|For the mung bean rice bowl|
|4 ⅓ oz|
|1 clove||(0.11 oz)|
|2 ¾ oz|
|550 ml||(19 oz)|
|½ bunch||(0.53 oz)|
|1 tsp||(0.11 oz)|
|1 dash||(0.01 oz)|
|For the turmeric dip|
|3 ½ oz|
|1 tbsp||(0.26 oz)|
|1 tsp||(0.11 oz)|
|1 tbsp||(0.4 oz)|
|2 tsp||(0.25 oz)|
|1 dash||(0.01 oz)|
For the mung bean rice bowl
Soak the mung beans in a generous amount of cold water for at least 4 hours.
Peel and finely chop the onion and garlic. Clean the carrots and cut into slices. If they are larger, first cut in half lengthwise. Wash the chili peppers, remove the seeds, and cut into strips.
Add the onions, garlic, carrots, peppers, soaked and drained mung beans, rice, and 550 ml of water to a large saucepan. Bring the contents to a boil, reduce the heat, and continue to simmer for 30 minutes with the lid on. Stir occasionally, adding a little water if necessary.
If you prefer a crisper texture, let the mung beans and rice cook for 15 minutes before you add the vegetables.
The original recipe calls for purple rice, which is a special variety of long-grain rice.
For the turmeric dip
Prepare the dip while the mung beans and rice are cooking. Puree the soy yogurt, lemon juice, turmeric, apple juice concentrate, and coconut flour. Season with salt and pepper.
The author uses rice milk yogurt instead of soy yogurt. If apple juice concentrate isn’t available, you can also use apple syrup. See the simple recipe under Alternative Preparation. You may also use any other type of sweetener that you would like.
Wash and finely chop the parsley. Add the parsley and cumin to the mung bean rice bowl when it is finished cooking. Season with salt and pepper and serve with the turmeric dip.
Turmeric dip and cumin give this satisfying mung bean, carrot, and sweet pepper rice bowl an oriental flair.
Servings: The author notes that this recipe makes two servings. However, based on the ingredients used and their satiety value, we have indicated that the recipe will make enough to serve four.
Mung beans: Green mung beans, originally from India, are about the size of a pea and have an elongated oval shape. Mung beans have a subtle, mild-nutty flavor. They are often mistaken for soybeans, which in contrast are white, somewhat larger, and distinctly more intense in taste. Mung beans are rich in protein and are a good source of lysine, an essential amino acid. They are high in fiber, vitamins, and folic acid and low in calories.
Turmeric: While fresh turmeric has a somewhat bitter and slightly spicy flavor, dried turmeric is milder with just a touch of bitterness. It is primarily used for imparting color to dishes. Turmeric is a member of the ginger family and is native to South Asia. Fresh tumeric is similar to ginger, but has a deeper orange-yellow color. The color comes from curcumin, the main active ingredient in turmeric. Tumeric stimulates digestion.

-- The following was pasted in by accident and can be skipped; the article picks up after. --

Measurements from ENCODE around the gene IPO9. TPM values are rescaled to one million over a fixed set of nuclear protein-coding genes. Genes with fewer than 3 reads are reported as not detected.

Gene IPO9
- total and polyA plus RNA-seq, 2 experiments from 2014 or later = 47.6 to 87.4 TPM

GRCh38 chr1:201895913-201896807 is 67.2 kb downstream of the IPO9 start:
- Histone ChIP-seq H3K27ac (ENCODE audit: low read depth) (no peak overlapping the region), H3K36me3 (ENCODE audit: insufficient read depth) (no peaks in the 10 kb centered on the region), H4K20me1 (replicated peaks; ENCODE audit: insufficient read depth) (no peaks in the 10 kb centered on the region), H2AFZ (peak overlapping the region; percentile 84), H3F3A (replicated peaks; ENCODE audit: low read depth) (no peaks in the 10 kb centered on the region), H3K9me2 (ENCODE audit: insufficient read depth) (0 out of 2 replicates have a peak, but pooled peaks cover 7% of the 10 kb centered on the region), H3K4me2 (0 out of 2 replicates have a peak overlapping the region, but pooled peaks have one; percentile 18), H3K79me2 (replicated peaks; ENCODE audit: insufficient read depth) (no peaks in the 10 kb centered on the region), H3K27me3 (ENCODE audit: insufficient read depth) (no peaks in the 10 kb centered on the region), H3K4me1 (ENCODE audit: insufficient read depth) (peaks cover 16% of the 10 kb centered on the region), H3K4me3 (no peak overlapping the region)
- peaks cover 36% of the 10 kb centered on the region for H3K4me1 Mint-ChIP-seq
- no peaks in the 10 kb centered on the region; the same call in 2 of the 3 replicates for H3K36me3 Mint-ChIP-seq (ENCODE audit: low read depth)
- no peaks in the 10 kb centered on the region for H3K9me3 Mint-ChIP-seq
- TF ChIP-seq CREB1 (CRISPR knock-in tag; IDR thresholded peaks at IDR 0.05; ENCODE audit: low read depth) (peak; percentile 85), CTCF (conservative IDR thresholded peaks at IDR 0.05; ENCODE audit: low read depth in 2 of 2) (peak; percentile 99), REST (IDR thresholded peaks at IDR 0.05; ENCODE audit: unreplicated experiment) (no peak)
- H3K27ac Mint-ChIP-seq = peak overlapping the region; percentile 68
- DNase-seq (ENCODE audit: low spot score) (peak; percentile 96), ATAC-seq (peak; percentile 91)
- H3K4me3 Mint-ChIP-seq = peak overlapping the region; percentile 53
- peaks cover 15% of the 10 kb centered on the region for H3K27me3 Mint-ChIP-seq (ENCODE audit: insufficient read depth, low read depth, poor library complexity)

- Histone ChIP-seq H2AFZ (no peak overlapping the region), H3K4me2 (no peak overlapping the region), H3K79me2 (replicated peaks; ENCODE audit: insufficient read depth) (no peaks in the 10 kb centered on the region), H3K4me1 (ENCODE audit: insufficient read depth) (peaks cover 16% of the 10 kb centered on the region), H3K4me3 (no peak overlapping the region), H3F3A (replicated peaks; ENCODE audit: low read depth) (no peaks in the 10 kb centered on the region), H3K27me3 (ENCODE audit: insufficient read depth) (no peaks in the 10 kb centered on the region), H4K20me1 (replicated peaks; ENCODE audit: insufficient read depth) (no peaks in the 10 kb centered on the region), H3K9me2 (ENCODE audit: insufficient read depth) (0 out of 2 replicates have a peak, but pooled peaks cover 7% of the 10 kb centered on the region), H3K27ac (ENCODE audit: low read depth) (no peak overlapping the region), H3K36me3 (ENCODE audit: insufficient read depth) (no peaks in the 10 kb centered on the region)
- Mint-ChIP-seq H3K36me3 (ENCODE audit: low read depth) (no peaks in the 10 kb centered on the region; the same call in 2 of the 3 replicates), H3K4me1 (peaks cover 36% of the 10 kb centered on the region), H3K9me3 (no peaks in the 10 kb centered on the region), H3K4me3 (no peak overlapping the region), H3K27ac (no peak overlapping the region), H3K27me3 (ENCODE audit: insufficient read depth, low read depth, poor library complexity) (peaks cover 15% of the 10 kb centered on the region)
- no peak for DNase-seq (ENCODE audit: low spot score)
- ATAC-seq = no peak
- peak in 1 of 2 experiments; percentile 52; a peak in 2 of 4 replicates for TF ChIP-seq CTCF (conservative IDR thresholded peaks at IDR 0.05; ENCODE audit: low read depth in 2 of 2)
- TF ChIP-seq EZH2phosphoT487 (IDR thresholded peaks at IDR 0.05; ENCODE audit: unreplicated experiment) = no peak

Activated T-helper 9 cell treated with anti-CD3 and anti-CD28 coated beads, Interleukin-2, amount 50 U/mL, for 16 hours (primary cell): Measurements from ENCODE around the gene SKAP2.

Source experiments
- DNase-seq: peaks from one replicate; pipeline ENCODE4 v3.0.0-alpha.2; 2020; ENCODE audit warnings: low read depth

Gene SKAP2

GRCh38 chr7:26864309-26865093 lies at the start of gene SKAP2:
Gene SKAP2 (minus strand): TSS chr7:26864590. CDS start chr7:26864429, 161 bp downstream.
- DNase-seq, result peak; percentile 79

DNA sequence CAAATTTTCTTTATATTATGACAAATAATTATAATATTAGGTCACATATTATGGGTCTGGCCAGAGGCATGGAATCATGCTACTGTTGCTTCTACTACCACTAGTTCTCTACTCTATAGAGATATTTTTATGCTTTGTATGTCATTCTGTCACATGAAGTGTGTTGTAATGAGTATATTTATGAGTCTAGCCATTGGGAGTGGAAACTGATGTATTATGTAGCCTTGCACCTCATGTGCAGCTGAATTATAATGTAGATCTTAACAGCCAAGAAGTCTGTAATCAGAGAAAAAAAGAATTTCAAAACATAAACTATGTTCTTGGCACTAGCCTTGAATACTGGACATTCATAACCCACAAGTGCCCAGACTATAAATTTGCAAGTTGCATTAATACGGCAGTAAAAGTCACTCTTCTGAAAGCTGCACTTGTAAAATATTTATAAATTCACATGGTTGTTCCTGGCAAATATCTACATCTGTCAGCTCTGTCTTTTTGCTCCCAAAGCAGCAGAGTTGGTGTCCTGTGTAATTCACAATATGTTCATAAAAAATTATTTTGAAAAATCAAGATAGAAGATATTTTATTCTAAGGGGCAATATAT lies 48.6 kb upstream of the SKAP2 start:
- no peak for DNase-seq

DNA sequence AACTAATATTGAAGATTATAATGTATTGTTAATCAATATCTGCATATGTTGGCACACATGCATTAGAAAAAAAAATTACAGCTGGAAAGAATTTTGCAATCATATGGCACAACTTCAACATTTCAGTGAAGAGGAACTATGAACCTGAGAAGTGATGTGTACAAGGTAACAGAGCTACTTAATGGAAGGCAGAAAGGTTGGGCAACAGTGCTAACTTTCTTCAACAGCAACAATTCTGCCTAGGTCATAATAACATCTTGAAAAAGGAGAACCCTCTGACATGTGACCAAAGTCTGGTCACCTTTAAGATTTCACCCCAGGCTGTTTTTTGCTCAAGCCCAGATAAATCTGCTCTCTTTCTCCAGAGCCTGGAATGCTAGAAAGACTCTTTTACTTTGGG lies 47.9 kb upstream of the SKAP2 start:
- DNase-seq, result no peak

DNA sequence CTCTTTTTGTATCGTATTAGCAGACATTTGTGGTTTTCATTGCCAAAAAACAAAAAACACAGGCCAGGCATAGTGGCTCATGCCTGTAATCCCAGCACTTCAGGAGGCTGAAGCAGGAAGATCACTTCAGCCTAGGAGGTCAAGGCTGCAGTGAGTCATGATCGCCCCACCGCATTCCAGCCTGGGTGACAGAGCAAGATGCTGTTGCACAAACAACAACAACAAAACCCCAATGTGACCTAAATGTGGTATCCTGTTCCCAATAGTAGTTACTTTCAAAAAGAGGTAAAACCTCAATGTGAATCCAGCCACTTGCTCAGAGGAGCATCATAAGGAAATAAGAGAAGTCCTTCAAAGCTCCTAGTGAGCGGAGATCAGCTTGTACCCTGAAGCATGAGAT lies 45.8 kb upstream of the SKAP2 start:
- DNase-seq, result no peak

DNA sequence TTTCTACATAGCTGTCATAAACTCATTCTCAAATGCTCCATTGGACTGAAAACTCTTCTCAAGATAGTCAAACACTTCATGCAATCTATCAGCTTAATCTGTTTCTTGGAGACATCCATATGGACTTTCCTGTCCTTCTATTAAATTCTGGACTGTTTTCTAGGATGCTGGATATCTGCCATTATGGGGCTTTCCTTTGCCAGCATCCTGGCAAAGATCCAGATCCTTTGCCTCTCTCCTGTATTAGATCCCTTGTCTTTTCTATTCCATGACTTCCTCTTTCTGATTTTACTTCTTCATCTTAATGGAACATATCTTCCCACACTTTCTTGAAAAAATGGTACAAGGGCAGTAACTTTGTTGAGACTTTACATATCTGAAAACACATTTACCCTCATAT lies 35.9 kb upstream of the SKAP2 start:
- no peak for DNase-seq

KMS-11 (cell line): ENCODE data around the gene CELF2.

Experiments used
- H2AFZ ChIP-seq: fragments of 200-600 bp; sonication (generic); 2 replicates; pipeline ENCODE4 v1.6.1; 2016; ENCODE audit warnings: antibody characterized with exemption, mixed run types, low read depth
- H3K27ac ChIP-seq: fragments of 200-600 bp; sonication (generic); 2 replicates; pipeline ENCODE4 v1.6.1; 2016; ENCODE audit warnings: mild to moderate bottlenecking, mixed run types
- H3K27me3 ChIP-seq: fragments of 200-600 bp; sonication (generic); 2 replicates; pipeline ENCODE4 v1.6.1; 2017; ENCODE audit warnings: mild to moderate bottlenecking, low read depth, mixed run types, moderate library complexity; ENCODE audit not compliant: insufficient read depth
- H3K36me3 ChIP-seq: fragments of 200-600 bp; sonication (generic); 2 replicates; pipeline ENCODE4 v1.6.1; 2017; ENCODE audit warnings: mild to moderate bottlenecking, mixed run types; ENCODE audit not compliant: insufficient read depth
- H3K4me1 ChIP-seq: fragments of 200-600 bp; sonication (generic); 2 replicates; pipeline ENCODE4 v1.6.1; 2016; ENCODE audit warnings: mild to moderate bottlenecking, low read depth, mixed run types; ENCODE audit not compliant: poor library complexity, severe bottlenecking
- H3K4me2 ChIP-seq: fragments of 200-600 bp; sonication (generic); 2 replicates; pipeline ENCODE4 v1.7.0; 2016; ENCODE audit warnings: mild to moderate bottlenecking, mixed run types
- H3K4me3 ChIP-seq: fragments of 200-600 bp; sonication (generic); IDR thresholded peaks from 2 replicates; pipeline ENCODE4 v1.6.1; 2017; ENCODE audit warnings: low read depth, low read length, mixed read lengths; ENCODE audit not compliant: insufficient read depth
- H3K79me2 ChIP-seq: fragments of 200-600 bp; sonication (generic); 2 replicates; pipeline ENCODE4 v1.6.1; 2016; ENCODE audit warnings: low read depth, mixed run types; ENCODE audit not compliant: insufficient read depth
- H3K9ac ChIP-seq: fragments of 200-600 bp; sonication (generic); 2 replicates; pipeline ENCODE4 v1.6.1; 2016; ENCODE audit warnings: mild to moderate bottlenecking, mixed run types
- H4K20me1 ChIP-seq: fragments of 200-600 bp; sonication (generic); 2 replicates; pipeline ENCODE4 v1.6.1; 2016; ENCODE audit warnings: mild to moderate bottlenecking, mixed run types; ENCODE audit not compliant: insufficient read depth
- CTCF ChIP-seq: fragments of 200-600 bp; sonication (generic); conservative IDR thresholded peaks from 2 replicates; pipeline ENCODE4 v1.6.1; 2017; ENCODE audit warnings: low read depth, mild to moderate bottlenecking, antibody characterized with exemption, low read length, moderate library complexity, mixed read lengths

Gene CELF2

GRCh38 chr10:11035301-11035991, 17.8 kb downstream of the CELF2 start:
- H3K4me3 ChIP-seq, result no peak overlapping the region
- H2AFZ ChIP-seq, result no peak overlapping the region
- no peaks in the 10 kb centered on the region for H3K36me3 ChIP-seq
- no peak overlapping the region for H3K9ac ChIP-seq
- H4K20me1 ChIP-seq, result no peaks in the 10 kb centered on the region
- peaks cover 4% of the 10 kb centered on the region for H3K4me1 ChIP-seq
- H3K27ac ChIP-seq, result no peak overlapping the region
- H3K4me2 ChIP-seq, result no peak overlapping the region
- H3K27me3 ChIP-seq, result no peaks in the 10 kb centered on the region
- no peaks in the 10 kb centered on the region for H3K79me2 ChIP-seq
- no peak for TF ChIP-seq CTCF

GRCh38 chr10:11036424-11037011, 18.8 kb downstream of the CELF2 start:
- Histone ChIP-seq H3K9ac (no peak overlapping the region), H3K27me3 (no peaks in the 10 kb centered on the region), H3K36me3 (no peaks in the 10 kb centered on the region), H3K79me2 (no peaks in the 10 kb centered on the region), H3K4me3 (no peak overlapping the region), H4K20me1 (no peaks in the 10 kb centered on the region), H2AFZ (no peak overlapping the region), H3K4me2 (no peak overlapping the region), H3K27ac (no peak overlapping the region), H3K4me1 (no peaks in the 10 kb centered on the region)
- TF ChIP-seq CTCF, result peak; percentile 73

Cumin: As they have a similar name in many languages (e.g., in German: Kreuzkümmel and Kümmel), cumin and caraway are often confused. However, they actually aren’t closely related and have a very different flavor. Cuminaldehyde is the essential oil that gives ground cumin its fresh and slightly spicy flavor.
Coconut flour: Coconut flour is a gluten-free alternative to wheat flour. It is made from ground and dried coconut meat from which the oil has been extracted. Compared to coconut meat, it is relatively low in fat. Follow the link in the “Ingredients” section for a recipe to make your own coconut flour.
Sweet pointed peppers: Sweet pointed peppers are sweeter than their round relatives, yet are just as rich a source of vitamins and minerals. Their skin is thinner than that of other types of peppers. If you do not have sweet pointed peppers available, you can use regular bell peppers instead.
Purple rice: The author uses purple rice in this recipe. Purple rice belongs to the long-grain rice family and is named for its distinctive color. It is a sticky rice because of the moisture it retains after cooking. As a result of its color, it is often used to make rice dishes more visually attractive.
Sweeteners: We have replaced the apple syrup listed in the original recipe with apple juice concentrate. During the manufacturing process of apple syrup, it loses color, flavor, and other substances such as tartaric acid. This is why it is lighter in color and less flavorful than apple juice concentrate. If neither apple syrup nor apple juice concentrate are available, you can also make apple syrup yourself. Simply combine ½ liter apple juice and 200 g sugar in a saucepan and bring to a boil. Reduce the heat and let simmer for about 15 minutes until the syrup has the desired consistency. You may also use any other type of sweetener that you would like.